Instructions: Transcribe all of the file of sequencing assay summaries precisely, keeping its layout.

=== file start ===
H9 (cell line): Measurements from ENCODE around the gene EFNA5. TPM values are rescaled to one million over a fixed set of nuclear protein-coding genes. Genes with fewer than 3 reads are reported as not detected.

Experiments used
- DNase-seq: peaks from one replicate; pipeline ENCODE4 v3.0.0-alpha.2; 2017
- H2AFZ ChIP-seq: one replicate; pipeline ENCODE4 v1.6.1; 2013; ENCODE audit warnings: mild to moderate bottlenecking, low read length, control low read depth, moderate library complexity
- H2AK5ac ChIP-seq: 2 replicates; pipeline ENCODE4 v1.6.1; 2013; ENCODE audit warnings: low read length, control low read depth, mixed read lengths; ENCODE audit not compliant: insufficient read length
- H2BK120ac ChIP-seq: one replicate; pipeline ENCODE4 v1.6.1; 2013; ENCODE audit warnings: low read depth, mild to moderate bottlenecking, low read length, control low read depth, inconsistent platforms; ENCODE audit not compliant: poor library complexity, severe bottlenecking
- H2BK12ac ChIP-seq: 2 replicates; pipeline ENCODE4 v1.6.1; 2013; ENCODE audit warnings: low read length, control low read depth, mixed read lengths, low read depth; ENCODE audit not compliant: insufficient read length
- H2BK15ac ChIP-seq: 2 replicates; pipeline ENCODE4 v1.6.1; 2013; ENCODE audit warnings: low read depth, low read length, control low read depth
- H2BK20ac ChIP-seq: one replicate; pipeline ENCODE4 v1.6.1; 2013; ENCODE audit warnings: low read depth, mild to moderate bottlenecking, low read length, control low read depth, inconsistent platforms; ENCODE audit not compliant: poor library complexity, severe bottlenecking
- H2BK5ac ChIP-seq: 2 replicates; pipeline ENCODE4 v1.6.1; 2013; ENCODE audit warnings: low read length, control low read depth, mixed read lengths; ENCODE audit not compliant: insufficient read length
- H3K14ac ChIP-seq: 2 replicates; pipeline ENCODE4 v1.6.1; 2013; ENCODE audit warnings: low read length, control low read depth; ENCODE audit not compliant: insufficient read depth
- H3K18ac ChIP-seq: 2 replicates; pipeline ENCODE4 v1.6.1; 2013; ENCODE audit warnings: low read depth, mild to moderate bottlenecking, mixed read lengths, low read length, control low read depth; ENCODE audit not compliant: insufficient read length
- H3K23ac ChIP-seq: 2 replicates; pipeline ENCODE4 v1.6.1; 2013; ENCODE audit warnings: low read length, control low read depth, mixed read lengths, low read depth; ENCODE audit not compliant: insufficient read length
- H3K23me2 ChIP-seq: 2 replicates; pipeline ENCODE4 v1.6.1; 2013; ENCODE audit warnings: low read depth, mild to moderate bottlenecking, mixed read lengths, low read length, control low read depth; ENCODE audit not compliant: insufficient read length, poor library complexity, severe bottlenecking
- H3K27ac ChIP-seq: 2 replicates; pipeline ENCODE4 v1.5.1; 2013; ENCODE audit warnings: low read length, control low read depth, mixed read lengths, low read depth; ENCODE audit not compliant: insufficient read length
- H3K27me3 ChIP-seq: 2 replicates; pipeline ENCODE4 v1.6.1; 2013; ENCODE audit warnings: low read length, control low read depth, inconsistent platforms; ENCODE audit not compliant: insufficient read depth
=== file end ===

H9 (cell line): Measurements from ENCODE around the gene EFNA5. TPM values are rescaled to one million over a fixed set of nuclear protein-coding genes. Genes with fewer than 3 reads are reported as not detected.

Experiments used
- DNase-seq: peaks from one replicate; pipeline ENCODE4 v3.0.0-alpha.2; 2017
- H2AFZ ChIP-seq: one replicate; pipeline ENCODE4 v1.6.1; 2013; ENCODE audit warnings: mild to moderate bottlenecking, low read length, control low read depth, moderate library complexity
- H2AK5ac ChIP-seq: 2 replicates; pipeline ENCODE4 v1.6.1; 2013; ENCODE audit warnings: low read length, control low read depth, mixed read lengths; ENCODE audit not compliant: insufficient read length
- H2BK120ac ChIP-seq: one replicate; pipeline ENCODE4 v1.6.1; 2013; ENCODE audit warnings: low read depth, mild to moderate bottlenecking, low read length, control low read depth, inconsistent platforms; ENCODE audit not compliant: poor library complexity, severe bottlenecking
- H2BK12ac ChIP-seq: 2 replicates; pipeline ENCODE4 v1.6.1; 2013; ENCODE audit warnings: low read length, control low read depth, mixed read lengths, low read depth; ENCODE audit not compliant: insufficient read length
- H2BK15ac ChIP-seq: 2 replicates; pipeline ENCODE4 v1.6.1; 2013; ENCODE audit warnings: low read depth, low read length, control low read depth
- H2BK20ac ChIP-seq: one replicate; pipeline ENCODE4 v1.6.1; 2013; ENCODE audit warnings: low read depth, mild to moderate bottlenecking, low read length, control low read depth, inconsistent platforms; ENCODE audit not compliant: poor library complexity, severe bottlenecking
- H2BK5ac ChIP-seq: 2 replicates; pipeline ENCODE4 v1.6.1; 2013; ENCODE audit warnings: low read length, control low read depth, mixed read lengths; ENCODE audit not compliant: insufficient read length
- H3K14ac ChIP-seq: 2 replicates; pipeline ENCODE4 v1.6.1; 2013; ENCODE audit warnings: low read length, control low read depth; ENCODE audit not compliant: insufficient read depth
- H3K18ac ChIP-seq: 2 replicates; pipeline ENCODE4 v1.6.1; 2013; ENCODE audit warnings: low read depth, mild to moderate bottlenecking, mixed read lengths, low read length, control low read depth; ENCODE audit not compliant: insufficient read length
- H3K23ac ChIP-seq: 2 replicates; pipeline ENCODE4 v1.6.1; 2013; ENCODE audit warnings: low read length, control low read depth, mixed read lengths, low read depth; ENCODE audit not compliant: insufficient read length
- H3K23me2 ChIP-seq: 2 replicates; pipeline ENCODE4 v1.6.1; 2013; ENCODE audit warnings: low read depth, mild to moderate bottlenecking, mixed read lengths, low read length, control low read depth; ENCODE audit not compliant: insufficient read length, poor library complexity, severe bottlenecking
- H3K27ac ChIP-seq: 2 replicates; pipeline ENCODE4 v1.5.1; 2013; ENCODE audit warnings: low read length, control low read depth, mixed read lengths, low read depth; ENCODE audit not compliant: insufficient read length
- H3K27me3 ChIP-seq: 2 replicates; pipeline ENCODE4 v1.6.1; 2013; ENCODE audit warnings: low read length, control low read depth, inconsistent platforms; ENCODE audit not compliant: insufficient read depth